How to Use Hydroponics to Absorb Mercury

Overview

Imagine you just discovered the local water supply contains mercury. Of course, the water department assures you the mercury level is not high enough to kill you, but you have young children and want to limit their exposure to mercury. Use hydroponics to absorb most or all of the mercury from your water. The Arabidopsis thaliana plant has been shown to effectively absorb mercury, and is used to clean toxic spills. Arabidopsis thaliana thrives in a hydroponic system, and within two weeks produces water free from mercury.

Prepare the Rockwool Cubes

Step 1

Place the 5-gallon bucket where it can sit undisturbed for 24 hours. Fill the bucket two-thirds with water and let it sit for one hour. This allows any chlorine in the water to dissipate.

Step 2

Use the pH meter or liquid test kit to test the pH of the water. It should be around 7.0. Add 1 to 3 drops of phosphoric acid and mix well. Retest the pH of the water. Continue to add small amounts of phosphoric acid until the water reaches a pH between 4.5 and 5.0.

Step 3

Submerge the rockwool cubes in the acidic water. Allow them to soak for 24 hours.

Set Up the Hydroponic System

Step 1

Set up the hydroponic system according to the manufacturer's instructions.

Step 2

Fill the nutrient reservoir with fresh water and add concentrated nutrient solution, following the manufacturer's instructions.

Step 3

Use the pH meter or liquid test kit to test the pH of the diluted nutrient solution. Arabidopsis thaliana grows best at a neutral pH around 7.0. Use small amounts of phosphoric acid or potassium hydroxide to adjust the pH.

Step 4

Put a net pot in each hole in the lid of the nutrient reservoir. Put one rockwool cube in each net pot.

Step 5

Place 3 or 4 Arabidopsis thaliana seeds in each rockwool cube. Use your fingers to fluff the rockwool and cover the seeds. If you are working with seedlings, plant one seedling in each cube. Water from the top with the concentrated nutrient solution.

Test the Water

Step 1

Use the water test kit to test the mercury level in the hydroponic water. Take note of this reading.

Step 2

Check the water level daily and replenish with fresh water as needed. Continue to water seeds from the top until the roots grow through the rockwool cube into the nutrient reservoir.

Step 3

Perform a water test every two weeks. When the water test shows no mercury, the water is safe for use in the household. Drain the nutrient reservoir into a holding container.

Step 4

Replenish the nutrient reservoir with fresh water and concentrated nutrient solution.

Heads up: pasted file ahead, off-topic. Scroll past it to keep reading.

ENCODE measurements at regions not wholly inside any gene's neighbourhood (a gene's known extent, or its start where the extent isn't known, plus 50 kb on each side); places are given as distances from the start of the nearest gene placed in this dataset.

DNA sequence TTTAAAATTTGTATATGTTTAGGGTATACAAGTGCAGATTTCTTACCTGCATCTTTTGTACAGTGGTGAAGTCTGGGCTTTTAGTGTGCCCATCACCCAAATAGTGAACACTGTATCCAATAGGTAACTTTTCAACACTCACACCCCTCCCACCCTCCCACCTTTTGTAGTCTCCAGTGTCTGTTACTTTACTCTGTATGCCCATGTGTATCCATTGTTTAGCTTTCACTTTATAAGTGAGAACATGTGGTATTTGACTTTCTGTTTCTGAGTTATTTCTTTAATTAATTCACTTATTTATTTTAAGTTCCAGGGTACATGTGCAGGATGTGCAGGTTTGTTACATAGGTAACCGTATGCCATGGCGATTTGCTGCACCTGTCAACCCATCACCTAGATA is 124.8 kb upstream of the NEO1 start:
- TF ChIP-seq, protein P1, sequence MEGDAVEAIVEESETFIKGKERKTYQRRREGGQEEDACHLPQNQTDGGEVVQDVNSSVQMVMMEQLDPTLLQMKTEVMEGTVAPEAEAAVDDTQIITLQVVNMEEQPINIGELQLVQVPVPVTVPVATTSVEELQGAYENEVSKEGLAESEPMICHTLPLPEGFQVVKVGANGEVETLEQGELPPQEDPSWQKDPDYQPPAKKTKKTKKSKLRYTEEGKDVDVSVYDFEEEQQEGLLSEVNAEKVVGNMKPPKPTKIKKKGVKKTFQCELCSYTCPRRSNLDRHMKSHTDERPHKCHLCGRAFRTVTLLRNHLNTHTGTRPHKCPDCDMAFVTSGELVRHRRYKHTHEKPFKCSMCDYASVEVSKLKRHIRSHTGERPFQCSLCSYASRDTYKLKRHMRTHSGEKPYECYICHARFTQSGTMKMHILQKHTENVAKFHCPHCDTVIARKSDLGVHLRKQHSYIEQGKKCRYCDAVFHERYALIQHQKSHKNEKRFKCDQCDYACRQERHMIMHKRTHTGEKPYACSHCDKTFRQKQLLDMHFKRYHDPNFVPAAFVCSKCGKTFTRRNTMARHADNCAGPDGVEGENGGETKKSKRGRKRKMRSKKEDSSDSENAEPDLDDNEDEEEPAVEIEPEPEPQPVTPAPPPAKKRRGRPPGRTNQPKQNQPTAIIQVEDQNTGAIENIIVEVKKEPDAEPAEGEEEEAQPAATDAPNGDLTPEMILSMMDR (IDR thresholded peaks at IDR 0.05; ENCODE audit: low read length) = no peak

Step 5

Arabidopsis thaliana has a very short growth cycle, about six weeks. At week four, start a new batch of seeds in rockwool cubes. These will be ready to transfer into your working hydroponic system when the old plants begin to die.

Tips and Warnings

  • Use an all-purpose water test kit that test for nitrogen, phosphorus, and potassium as well as mercury. Nitrogen, phosphorus, and potassium are the primary ingredients in hydroponic nutrient solution, and can be harmful if ingested. These nutrients must be completely absorbed by the plants before using the hydroponic water.

Things You'll Need

  • 5-gallon bucket
  • pH meter or liquid test kit
  • Phosphoric acid
  • All-purpose concentrated hydroponic nutrient solution
  • Rockwool cubes
  • Arabidopsis thaliana seeds or seedlings
  • Deep water culture hydroponic system---either a commercial model or homemade
  • Net pots
  • Potassium hydroxide
  • Water test kit

References

  • Ecological Engineering Group: Phytoremediation
  • National Institute of Health: Arabidopsis thaliana
  • Proceedings of the National Academy of Sciences: Use of plant roots for phytoremediation

Who Can Help

  • Lehle Seeds: Everything Arabidopsis
Keywords: hydroponic water treatment, Phytoextraction, Arabidopsis thaliana, mercury level

About this Author

Tricia Ballad has written professionally since 2004. She has authored three books, as well as numerous articles on parenting and website content involving green living. Her work has appeared in Natural Family Online and Budget Artists. She holds a Bachelor of Arts in English with a creative writing specialization from Bradley University.

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